1. It seems to me that the central problem with the U.K. constitution is a deficiency in checks and balances.
2. The stark version of that problem is that 326 MPs (enjoying the support of, say, only 35% of voters under FPTP) could pass an Enabling Act giving huge powers to the Government, winding up devolved and local government, etc. The Lords could only delay such a Bill.
3. That threat is of course a bit fanciful. And it could fairly be pointed out that if such a thing ever became politically possible, that would be in a political climate where constitutional or legal checks might not help much.
4. But the danger with “flexibility” and no legal checks on the power of 326 MPs to pass whatever laws they like is more creeping.
5. Eg the steady diminution in the powers (and finances) of English local government has a lot to do with the absence of any check/balance stopping accretion of power to the centre.
6. Many modern constitutions have controls on the ability of the national parliament to centralise power. Usually both legal (limits on the power of the centre) and institutional (the states/regions have a voice at the centre - eg the German Bundesrat).
7. Another example of the creeping dangers of “flexibility” is Henry VIII clauses handing legislative powers to Ministers (banned by eg the Irish Constitution, which takes separation of powers seriously).
8. Yet another serious problem of “flexibility” is policy churn, as each government rewrites large chunks of what was done a couple of years ago.
9. See endless Criminal Justice Acts, vocational training, and the work of @instituteforgov here instituteforgovernment.org.uk/publications/a….
10. @robertcraig3 - a constitutional traditionalist - says that he has no problem with checks and balances but is concerned about lawyers (I think he really means the courts) getting more involved in constitutional/political decisions.
11. One would be tempted to say that a system that has recently generated Miller, Evans, the recent Scottish EU Bill case and so on isn’t doing too badly on the court involvement front.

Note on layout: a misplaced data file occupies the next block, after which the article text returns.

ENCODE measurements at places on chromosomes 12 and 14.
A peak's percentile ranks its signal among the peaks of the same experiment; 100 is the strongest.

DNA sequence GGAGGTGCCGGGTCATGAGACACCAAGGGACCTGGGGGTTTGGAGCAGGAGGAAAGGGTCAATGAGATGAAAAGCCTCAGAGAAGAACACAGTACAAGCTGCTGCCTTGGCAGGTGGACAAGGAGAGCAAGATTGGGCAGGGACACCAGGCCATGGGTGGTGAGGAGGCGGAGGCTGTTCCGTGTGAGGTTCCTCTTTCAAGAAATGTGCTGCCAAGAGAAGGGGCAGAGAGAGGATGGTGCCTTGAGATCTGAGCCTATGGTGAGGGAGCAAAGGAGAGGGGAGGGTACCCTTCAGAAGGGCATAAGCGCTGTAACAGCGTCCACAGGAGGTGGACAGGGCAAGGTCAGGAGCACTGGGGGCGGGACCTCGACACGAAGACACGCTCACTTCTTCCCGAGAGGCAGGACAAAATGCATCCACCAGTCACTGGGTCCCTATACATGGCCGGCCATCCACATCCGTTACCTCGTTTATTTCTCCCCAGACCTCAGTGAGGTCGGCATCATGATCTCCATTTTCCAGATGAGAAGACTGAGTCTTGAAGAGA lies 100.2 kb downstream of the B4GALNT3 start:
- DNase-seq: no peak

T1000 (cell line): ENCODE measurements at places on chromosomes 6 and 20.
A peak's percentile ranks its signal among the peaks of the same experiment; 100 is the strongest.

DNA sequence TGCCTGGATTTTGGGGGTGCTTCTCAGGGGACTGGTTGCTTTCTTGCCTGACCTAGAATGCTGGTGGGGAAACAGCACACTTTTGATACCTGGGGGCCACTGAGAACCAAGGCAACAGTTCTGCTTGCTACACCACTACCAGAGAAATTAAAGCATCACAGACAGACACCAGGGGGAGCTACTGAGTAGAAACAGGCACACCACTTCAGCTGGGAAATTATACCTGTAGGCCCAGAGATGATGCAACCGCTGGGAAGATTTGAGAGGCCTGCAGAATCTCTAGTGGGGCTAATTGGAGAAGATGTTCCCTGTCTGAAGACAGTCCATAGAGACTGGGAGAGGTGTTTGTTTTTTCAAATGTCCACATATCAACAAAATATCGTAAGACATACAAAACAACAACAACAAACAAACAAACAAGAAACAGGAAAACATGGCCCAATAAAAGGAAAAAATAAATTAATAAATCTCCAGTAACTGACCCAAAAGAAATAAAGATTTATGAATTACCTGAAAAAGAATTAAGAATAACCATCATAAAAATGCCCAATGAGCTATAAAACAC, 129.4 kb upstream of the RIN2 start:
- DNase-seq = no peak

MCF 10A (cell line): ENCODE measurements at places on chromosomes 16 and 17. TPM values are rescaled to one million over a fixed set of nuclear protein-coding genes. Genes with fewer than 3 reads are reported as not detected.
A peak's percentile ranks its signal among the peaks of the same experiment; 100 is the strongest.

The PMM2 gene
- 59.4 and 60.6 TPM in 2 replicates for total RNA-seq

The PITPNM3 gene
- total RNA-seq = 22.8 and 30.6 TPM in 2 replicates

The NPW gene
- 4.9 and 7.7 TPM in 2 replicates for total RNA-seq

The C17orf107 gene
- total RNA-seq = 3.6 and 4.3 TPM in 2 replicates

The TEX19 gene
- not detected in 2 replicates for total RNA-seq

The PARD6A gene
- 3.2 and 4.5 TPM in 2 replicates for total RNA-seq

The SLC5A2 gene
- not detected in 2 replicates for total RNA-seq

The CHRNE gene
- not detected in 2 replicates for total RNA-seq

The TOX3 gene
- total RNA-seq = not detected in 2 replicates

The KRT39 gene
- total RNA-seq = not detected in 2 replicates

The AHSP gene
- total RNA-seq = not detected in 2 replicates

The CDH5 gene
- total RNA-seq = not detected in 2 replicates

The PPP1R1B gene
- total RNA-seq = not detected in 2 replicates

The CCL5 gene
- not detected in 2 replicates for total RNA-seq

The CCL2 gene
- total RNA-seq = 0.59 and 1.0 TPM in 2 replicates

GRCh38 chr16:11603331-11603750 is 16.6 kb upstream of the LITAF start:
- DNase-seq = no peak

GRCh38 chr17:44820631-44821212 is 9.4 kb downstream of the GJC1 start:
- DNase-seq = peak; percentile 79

12. But a more serious answer is that if you are to have checks and balances - and Robert seems to agree that you do - then ultimately you need a set of rules allocating different powers to different State actors.
13. And, ultimately, those rules have to be (a) entrenched against 326 MPs, whipped by the governing party, and chosen by ~35-40% of voters, deciding to alter them because they are obstructing what the Govt wants to do and (b) adjudicated by the courts.
14. That entrenchment and enforceability in the courts is - as @odtorson points out - what people who call for a “written constitution” really mean.
15. (The phrase itself is a meaningless one: as Robert points out, much of the U.K. constitution is written; and much of eg the US constitution is “unwritten” convention.
16. But if you interpret the demand for a “written constitution” as wanting a set of rules about who does what within the UK State and which is entrenched against change by 326 MPs, then it becomes meaningful.)
17. I don’t think I’m the only one who sees the Brexit imbroglio as having strengthened the case for an entrenched set of constitutional rules. But I’d also cite the increasing difficulties of fitting devolution into our current arrangements, as well as the points made above.
18. If that means a few more cases where the courts decide who does what within our constitutional framework, then that seems to me to be a small price to pay for real and solid checks and balances.
19. Which - for reasons brilliantly explained by eg Montesquieu or the authors of the Federalist Papers, and as the U.K. itself accepted when helping to write Germany’s Basic Law - is likely to lead to better law-making and better government. /ends
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